This bird is often very crowded during weekend passes when in FM mode! This satellite is also scheduled, sometimes it's off, sometimes on, sometimes in FM, and sometimes in linear transponder (SSB) mode. The website usually has the current schedule for activation, and the satellite is often turned on for daylight passes over North America. If nothing is heard on FM when the satellite is expected to be active, check SSB because it's probably in linear transponder mode. The FM repeater also relays packets. so there are quite a few packet bursts during a typical pass. Requires a CTCSS tone. Seems to have a bit larger footprint than the other FM birds. This satellite often "ignores" uplink transmissions, for example, you can TX once, hear nothing on the downlink, then TX a few seconds later and hear yourself full quieting. This bird also seems to be "tumbling", in that the downlink polarization changes about every 30 seconds or so -- so handheld antenna polarization control is especially helpful. The latest updates for HO-68 are located here.

FO-29 Linear/SSB (2m up, 70cm down)
This linear transponder sat has a 2m uplink and 70cm downlink, and had a pretty much sun-synchronous shedule with morining and evening passes. However, as of mid-October, the power budget on the sat forced the operators to turn the unit off entirely, and then the bird failed to respond to any command signals. Currently it's silent. 5W and a directional antenna was plenty to work this one. We'll see if it comes back to life.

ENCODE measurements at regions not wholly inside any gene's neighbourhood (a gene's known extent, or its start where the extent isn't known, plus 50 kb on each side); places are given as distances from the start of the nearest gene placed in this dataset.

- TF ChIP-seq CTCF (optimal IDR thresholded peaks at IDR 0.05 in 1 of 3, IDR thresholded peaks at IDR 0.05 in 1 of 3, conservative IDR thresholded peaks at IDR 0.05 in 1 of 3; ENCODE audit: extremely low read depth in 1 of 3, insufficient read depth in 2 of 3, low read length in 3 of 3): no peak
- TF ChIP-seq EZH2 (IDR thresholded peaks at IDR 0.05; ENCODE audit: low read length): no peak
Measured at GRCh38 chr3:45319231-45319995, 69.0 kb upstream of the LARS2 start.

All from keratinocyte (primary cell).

VO-52: Linear/SSB (70cm up, 2m down)
This one is 70cm uplink and 2m downlink, and makes some nice mid-morning and early-evening passes. The mid-morning passes usually have one or two conversations on them, while the evening passes (9pm local time, 0400UTC) are virtually devoid of anyone else! I find this to be a good sat for testing my radios with uplink/downlink calibration, etc -- even though I just talk to myself (call CQ) on this bird on the evening passes, it's still handy to make sure everything's working well. It's also good for practicing aiming the antennas, optimizing polarization, etc. The bird is fairly sensitive and quiet. Works well with 5W and a directional antenna.

AO-07: Linear/SSB (70cm up, 2m down)
This is the satellite that went "dead" many years ago with shorted batteries, then came "back to life" after the short went open-circuit. Since there are no functional batteries, the bird is only active in sunlight (which right now, given its orbit, is 24 hours a day), and switches between Mode A (2m up, 10m down) and Mode B (70cm up, 2m down) every 24 hours (currently around 0000 UTC). The website is a good one to check for the current mode. Since AO-07 is in a much higher orbit than any of the other satellites listed here, it has a much larger footprint. One thing I've found is that AO-07 seems to "disappear" on passes that go nearly directly overhead; this might be because when looking up underneath the sat, the antennas may not be oriented for best reception of my QRP signal with the small log-periodic. I haven't tried Mode A, but on Mode B, I've made some nice contacts out to 3000-mile range (maybe 15 degrees elevation).

Key Resources:
Real-time satellite status:
The AMSAT site:

Thursday, October 14, 2010

Twins! Portable QRP Satellite Station

For anyone that's interested, here's a complete description of the set-up I'm using for my portable sat operation. This is what I use for the satellite contacts, and is basically two twin FT-817ND radios hanging on a tripod, with an antenna above, and a netbook computer sitting beside. The system works great so far! I'll try to keep this description updated as things change, but this is what works for me right now...

1. Antenna, feedline, and diplexer.

I use an Elk Dual Band 2M/440L5 log-periodic antenna . The antenna is mounted to a lightweight photo tripod, with the mounting PVC pipe modified to fit the quick release adapter on the tripod (this allows easy removal of the antenna from the supporting tripod). This arrangement allows for easy azimuth, elevation, and polarization control during the pass.